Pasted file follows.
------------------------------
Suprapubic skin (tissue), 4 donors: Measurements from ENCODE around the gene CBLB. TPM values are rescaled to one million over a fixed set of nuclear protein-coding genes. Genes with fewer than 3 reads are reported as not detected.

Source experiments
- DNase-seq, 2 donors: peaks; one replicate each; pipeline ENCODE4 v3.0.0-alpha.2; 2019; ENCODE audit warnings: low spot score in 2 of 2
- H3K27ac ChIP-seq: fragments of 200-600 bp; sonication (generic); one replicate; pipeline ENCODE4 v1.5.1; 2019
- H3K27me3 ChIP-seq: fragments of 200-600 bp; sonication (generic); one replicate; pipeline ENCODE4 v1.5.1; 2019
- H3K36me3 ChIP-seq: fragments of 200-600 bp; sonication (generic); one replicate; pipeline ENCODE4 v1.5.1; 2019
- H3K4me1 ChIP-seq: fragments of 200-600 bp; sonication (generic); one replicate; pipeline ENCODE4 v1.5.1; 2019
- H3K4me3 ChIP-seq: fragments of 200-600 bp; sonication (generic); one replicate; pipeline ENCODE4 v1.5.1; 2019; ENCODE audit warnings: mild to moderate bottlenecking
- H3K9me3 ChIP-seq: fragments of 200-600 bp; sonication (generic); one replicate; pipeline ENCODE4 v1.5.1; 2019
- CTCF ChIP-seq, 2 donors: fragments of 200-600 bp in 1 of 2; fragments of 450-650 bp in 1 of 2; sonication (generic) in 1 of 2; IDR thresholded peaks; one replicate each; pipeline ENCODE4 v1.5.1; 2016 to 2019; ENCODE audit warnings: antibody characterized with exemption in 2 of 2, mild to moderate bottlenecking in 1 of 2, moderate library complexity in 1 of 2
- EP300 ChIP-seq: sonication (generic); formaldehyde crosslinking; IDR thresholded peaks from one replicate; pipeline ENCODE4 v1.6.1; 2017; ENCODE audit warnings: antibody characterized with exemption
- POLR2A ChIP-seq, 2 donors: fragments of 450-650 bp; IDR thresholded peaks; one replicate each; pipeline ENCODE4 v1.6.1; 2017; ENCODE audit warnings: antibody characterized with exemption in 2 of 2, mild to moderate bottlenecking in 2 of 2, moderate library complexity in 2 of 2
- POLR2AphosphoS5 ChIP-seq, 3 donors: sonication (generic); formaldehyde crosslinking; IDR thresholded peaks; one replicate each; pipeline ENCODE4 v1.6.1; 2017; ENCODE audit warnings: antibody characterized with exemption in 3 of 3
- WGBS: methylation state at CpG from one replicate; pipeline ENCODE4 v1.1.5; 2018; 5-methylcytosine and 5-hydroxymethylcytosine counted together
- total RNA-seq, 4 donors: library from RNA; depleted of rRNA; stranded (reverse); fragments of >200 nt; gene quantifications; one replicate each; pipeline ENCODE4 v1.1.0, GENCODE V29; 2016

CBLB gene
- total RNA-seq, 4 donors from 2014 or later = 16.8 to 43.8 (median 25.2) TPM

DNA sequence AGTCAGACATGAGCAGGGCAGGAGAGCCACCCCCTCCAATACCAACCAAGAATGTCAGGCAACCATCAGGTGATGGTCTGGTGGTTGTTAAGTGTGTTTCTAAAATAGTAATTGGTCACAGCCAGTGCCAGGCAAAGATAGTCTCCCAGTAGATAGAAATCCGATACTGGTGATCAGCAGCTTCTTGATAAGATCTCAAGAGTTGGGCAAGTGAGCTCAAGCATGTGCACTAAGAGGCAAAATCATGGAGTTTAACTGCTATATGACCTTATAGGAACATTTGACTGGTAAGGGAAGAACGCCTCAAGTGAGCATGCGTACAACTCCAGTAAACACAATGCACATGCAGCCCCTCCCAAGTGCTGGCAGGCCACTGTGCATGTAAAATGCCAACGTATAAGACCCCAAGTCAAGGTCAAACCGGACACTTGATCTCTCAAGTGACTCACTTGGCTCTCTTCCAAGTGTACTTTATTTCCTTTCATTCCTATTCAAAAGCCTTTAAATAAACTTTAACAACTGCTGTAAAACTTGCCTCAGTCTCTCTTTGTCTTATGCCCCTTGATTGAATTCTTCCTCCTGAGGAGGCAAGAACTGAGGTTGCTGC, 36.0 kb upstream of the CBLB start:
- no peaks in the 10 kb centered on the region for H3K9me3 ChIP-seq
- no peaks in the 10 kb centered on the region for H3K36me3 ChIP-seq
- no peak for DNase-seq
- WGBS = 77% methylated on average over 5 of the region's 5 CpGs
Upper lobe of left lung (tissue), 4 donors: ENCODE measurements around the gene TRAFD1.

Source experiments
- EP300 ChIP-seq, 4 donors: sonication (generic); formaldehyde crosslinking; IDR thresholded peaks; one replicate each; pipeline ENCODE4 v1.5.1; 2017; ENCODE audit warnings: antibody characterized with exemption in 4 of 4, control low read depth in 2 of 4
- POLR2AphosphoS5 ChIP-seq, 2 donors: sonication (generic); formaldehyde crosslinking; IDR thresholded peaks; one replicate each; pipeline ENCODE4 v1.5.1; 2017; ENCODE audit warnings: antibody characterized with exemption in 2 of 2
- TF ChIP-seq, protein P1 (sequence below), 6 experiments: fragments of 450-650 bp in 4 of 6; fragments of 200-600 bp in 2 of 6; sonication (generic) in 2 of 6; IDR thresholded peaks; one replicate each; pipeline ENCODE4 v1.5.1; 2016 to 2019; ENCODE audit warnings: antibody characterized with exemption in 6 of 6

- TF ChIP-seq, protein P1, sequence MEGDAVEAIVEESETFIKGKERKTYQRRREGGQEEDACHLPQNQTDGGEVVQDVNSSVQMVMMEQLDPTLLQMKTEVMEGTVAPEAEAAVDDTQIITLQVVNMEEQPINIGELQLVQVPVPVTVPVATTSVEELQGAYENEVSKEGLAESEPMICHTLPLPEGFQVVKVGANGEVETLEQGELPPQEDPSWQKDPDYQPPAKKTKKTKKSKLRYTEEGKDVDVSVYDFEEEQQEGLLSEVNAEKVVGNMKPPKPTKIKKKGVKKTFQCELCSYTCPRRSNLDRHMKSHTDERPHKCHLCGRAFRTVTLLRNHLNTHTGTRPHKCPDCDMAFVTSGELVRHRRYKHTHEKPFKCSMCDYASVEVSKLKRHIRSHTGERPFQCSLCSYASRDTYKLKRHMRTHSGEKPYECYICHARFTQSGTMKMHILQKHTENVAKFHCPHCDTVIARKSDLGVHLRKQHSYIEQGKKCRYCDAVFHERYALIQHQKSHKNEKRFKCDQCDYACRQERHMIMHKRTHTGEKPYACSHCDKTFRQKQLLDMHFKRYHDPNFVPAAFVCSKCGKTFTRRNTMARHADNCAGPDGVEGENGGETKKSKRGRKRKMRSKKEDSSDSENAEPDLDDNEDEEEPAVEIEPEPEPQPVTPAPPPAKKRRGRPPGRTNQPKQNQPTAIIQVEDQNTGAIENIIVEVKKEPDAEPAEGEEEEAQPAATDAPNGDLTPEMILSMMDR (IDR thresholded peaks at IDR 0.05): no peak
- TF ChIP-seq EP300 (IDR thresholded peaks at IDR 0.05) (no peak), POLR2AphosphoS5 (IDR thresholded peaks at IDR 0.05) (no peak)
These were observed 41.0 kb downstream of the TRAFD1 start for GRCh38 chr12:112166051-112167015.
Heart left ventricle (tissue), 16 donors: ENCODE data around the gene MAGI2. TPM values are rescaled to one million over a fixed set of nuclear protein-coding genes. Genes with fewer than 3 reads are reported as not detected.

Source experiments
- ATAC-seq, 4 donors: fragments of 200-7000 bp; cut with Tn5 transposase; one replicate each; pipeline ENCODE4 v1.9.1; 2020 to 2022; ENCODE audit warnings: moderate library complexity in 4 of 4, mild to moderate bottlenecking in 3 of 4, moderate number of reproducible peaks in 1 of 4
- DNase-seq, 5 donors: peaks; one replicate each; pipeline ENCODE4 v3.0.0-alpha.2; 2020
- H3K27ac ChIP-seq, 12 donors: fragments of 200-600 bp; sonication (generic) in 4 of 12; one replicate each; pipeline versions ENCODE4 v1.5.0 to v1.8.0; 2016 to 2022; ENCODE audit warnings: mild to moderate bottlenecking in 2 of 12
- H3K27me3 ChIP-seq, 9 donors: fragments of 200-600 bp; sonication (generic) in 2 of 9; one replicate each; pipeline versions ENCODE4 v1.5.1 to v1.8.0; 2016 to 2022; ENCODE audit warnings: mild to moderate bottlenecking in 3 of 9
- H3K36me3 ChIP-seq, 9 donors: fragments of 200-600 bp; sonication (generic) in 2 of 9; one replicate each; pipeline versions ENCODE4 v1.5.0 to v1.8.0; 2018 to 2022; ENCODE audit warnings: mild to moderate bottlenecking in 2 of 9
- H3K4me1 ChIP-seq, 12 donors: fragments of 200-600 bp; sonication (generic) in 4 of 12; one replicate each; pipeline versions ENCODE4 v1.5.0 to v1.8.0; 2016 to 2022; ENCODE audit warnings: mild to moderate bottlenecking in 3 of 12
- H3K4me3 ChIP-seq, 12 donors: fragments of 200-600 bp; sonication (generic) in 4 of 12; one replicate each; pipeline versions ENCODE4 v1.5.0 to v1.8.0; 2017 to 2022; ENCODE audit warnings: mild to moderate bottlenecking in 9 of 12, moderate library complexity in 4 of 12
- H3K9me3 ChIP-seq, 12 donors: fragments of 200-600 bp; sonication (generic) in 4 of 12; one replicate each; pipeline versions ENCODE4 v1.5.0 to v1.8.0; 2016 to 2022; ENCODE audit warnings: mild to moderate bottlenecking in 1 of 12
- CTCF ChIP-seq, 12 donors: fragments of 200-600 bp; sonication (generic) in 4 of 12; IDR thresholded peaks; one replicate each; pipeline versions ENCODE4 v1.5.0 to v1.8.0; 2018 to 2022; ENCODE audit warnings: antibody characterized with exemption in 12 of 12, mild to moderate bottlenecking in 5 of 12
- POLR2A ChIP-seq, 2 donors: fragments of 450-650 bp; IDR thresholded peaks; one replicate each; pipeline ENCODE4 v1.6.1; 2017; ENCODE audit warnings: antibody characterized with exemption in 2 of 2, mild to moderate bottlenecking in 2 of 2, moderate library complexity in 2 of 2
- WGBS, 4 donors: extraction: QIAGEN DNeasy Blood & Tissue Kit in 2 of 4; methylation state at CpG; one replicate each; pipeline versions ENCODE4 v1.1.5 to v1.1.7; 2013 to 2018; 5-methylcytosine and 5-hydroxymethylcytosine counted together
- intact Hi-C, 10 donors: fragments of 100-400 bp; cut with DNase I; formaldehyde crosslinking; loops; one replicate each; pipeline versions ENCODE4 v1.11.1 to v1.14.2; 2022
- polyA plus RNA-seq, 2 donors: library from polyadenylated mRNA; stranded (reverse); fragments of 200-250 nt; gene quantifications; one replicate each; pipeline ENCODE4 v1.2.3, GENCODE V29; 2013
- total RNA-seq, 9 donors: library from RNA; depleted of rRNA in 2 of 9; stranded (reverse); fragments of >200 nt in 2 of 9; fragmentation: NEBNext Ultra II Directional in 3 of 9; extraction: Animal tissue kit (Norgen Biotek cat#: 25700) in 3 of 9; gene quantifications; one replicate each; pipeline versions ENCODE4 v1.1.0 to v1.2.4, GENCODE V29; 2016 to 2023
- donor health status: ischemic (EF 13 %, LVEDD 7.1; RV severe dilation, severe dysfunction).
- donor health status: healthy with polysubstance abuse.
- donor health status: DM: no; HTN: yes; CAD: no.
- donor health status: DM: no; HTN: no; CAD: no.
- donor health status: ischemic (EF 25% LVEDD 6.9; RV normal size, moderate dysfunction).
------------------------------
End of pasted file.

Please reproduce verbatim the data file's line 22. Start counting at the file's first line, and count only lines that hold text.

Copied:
- WGBS = 77% methylated on average over 5 of the region's 5 CpGs